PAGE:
Progress: Data was downloaded from the two dedicated detection range tests (V69 and V180) that were deployed in Resolute Bay, one in shallow and one in deep water. The detection range tests were redeployed and the downloaded data is currently being processed. Additionally we are working, with Dale Webber from Vemco, on a novel analysis of sync tag data from the two VPS systems to assess ranges in multiple directions. Preliminary data shows above average/predicted ranges for both 180 and 69 kHz transmitters in the Arctic marine environment. It appears (though more data processing is required) that V6 tags are consistently detected from 300 m and V9 tags from up to 1,000 m. However our ‘system’ approach to addressing detection range has shown range to not be consistent in all planes of field. We feel that this approach of deploying dedicated range test arrays is revolutionary and in future will be incorporated into studies across the field of telemetry. As part of this assessment we, in collaboration with other OTN member have completely and had published a comprehensive review on detection range testing in aquatic passive telemetry studies. Additionally specific range test results from the Arctic field work is being combined with results from extensive range tests undertaken in Cumberland Sound in 2011 (including a 1000m depth study) and sister studies in both subtropical marine and temperate fresh water, to reveal new information about the characteristics of acoustic range deployments in ‘quiet’ ecosystems. Here a donut shading effect of high sound-power tags may influence future selection of transmitter power for studies in low ambient noise environments. This manuscript is close to completion.

Project II.2 Oceanography of the Arctic Arena

Principle Investigators:  S. Vagle (DFO-Victoria, U Victoria)
Collaborators:  E. Carmack (DFO-Victoria, UBC), D. Turk (Dalhousie-OTN)
Progress: In 2013, a third year of CTD casts were conducted in Cumberland Sound to look at inter-annual variability in the region. Focus was then switched to Scott Inlet, an fjord typical of the fjords on the east coast of Baffin Island. Two oceanographic moorings deployed in 2012 were recovered then deployed for a second year. A comprehensive CTD survey was conducted throughout the inlet to quantify the water properties there.

Oceanographic research was also continued in Resolute Bay in July 2013 by MSc student Caitlin O’Neill and BSc student Rob Cook. The two benthic pods were recovered and downloaded following year long deployments. The data is currently being processed. More than 200 CTD casts were conducted throughout Resolute Bay during the field season (20th July – 30th August). Additionally three complete benthic pods were deployed for a one-year period in Resolute Bay, one inside the bay, one outside of the mouth and one in the channel. All moorings will be retrieved in August 2014 and the data will be used to help interpret fish and marine mammal movement data from the acoustic array.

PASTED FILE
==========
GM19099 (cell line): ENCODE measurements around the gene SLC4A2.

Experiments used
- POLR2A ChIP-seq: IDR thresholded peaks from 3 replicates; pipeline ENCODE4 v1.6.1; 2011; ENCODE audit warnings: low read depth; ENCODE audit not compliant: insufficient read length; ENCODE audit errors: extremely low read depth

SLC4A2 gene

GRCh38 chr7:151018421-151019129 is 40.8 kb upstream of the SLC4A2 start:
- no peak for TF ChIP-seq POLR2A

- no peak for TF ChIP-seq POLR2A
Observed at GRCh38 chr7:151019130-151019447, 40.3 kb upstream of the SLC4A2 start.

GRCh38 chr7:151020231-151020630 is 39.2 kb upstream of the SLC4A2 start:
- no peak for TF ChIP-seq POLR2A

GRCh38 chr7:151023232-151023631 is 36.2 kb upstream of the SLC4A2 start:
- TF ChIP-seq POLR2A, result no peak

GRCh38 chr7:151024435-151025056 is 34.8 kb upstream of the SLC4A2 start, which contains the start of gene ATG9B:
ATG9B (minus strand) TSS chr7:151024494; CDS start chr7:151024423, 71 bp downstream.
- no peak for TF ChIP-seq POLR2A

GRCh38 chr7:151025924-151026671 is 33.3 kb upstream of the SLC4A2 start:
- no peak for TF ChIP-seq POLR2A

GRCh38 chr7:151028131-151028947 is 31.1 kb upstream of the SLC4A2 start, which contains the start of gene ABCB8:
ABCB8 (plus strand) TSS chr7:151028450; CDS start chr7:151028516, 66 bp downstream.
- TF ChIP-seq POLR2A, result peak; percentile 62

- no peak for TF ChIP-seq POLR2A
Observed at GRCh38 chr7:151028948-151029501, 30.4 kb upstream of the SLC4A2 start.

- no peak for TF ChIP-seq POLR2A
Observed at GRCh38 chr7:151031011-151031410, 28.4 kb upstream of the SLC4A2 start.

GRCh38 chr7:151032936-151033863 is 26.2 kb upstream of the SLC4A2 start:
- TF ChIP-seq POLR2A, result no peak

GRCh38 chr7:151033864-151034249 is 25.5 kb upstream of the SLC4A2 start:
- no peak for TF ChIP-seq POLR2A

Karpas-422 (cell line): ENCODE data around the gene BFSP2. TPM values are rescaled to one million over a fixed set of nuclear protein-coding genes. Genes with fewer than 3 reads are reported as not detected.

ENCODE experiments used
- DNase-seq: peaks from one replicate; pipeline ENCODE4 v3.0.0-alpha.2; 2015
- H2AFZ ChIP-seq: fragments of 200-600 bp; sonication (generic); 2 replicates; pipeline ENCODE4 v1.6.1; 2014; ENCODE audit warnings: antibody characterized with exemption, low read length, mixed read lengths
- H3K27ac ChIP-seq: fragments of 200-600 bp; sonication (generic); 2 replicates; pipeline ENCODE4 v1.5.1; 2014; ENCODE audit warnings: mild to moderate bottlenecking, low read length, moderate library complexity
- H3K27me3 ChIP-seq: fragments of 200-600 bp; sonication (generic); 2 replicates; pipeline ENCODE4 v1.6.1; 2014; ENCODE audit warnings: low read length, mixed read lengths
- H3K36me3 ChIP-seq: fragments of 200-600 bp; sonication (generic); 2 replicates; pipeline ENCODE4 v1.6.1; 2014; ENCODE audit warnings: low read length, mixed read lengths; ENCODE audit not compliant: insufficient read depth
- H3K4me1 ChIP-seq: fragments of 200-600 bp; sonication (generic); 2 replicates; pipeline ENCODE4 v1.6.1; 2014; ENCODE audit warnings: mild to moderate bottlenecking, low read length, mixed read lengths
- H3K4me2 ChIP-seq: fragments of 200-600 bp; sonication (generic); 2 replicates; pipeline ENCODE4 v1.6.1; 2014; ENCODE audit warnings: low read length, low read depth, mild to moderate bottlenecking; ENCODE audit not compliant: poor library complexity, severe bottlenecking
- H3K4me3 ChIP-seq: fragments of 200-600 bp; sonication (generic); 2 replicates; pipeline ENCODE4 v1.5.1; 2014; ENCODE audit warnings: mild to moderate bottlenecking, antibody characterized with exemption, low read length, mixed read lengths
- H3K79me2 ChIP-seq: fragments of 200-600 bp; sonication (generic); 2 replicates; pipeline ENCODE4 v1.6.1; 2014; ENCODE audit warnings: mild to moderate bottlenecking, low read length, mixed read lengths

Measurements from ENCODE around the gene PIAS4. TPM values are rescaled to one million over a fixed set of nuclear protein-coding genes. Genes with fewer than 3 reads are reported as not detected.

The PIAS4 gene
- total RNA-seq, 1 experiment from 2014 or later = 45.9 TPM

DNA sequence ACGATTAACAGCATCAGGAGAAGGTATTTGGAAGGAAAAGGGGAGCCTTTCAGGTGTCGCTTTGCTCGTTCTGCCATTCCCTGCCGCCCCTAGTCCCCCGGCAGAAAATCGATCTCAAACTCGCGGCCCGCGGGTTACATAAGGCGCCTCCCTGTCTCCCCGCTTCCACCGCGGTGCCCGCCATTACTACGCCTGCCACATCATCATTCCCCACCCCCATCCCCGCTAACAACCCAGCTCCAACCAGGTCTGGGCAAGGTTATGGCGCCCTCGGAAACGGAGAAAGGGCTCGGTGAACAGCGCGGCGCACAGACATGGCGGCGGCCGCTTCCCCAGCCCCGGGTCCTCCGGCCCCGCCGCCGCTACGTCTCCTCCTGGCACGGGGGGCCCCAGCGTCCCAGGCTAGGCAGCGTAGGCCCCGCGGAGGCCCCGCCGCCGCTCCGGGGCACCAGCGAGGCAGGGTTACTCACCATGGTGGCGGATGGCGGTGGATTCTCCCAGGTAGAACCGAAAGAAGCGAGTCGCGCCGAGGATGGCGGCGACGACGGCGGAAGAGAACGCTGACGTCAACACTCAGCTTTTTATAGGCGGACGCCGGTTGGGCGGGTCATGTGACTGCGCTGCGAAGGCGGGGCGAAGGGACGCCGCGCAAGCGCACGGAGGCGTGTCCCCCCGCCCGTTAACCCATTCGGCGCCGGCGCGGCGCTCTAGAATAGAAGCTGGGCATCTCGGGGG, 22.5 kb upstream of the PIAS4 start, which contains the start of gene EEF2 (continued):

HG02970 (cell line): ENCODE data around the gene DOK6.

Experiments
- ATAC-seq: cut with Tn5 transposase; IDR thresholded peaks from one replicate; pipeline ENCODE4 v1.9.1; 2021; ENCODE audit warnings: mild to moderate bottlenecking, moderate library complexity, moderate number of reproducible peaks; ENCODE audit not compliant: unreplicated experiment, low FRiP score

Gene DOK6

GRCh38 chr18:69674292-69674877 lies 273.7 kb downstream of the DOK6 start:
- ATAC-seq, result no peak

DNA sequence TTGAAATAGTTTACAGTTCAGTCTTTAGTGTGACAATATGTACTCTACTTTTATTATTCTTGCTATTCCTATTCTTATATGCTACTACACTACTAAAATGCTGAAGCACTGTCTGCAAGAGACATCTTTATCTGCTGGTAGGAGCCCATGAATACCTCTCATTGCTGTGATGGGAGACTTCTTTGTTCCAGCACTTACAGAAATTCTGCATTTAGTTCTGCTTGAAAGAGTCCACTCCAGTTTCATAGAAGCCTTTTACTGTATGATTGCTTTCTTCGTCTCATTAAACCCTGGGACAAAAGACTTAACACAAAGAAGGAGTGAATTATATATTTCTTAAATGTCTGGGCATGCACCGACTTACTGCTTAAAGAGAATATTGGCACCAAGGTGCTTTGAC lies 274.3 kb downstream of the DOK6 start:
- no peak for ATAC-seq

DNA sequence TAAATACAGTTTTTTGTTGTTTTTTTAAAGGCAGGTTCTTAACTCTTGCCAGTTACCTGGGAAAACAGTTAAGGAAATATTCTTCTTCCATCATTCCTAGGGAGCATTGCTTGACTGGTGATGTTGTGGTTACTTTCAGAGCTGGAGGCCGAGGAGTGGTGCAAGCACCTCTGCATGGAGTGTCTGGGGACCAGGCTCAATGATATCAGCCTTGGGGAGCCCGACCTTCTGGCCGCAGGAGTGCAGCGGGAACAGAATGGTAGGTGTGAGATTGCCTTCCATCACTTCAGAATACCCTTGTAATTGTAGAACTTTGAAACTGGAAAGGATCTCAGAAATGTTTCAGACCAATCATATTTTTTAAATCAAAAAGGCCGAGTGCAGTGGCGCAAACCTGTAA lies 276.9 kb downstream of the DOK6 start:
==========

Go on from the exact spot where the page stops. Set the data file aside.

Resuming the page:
Project II.3 Movement of Arctic char and Sculpin in relation to physical variables in the Canadian Arctic:Frobisher Bay/Lancaster Sound

Principle Investigators:  A. Fisk (Windsor) and S. Vagle (DFO-Victoria, UVictoria)
Collaborators:  R. Tallman (DFO-Winnipeg)
Progress: Following the retirement of PI Terry Dick (UManitoba) at the end of 2011, PI Fisk has taken over this project and established a collaboration with DFO research scientist Ross Tallman. Dr. Tallman initiated seasonal movement studies of arctic charr in land-locked and sea-run populations in lakes near the community of Pangnirtung in Cumberland Sound. A PDF (Jean-Sébastien Moore) started on the arctic charr project in January 2013, with funding from DFO and a Quebec-funded PDF awarded to Dr. Moore. Fieldwork started successfully near the community of Cambridge Bay between July and September 2013. An array of 42 acoustic receivers (VR2Ws) was deployed across the region. In kind support (ship time on the research vessel Martin Bergmann) was received from the Arctic Research Foundation for the deployment. In addition, 60 Arctic char were tagged with V-16 tags at two tagging locations. A reward program was set up in the community to retrieve tags from fish that are caught in the commercial and subsistence fishery. This program appears to have been successful since four tags have already been returned. Two of those tags were returned before the end of the field season and were thus re-implanted in other individuals.

Project II.4 Monitoring Bay- and Basin-Scale Movements of Arctic cod in Relation to Abiotic Habitat across Diverse Time-Scales: Lancaster Sound (Resolute)

Principle Investigators:  A. Fisk (Windsor), S. Vagle (DFO-Victoria, U Vic.), S. Ferguson (DFO-Winnipeg, U Man.)
Collaborators:  None
1) The full acoustic monitor array (30 – V69 and 60 – V180), which includes two VPS systems, was downloaded and redeployed in Resolute Bay along with oceanographic equipment, CPODs and an AURAL.
2) The sculpin tags were all deployed (15), however, no Arctic cod could be located for tagging. Last year’s deployment yielded over 1 million Arctic cod detections and over 491,000 sculpin detections.
3) Acoustic profiling of the fish fauna in Resolute Bay was conducted by Richard Crawford in July and August. Initial data has been submitted to OTN PIs Fisk and Vagle. Crawford will work with MSc student Catlin O’Niell and PDF Steve Kessel to interpret data and use for the assessment of range tests, oceanographic data and fish and marine mammals movements and interactions.
4) Biological samples (fin, muscle, liver and stomach) were collected from several fish species as planned and returned to UWindsor for stable isotope, Hg and stomach content analysis.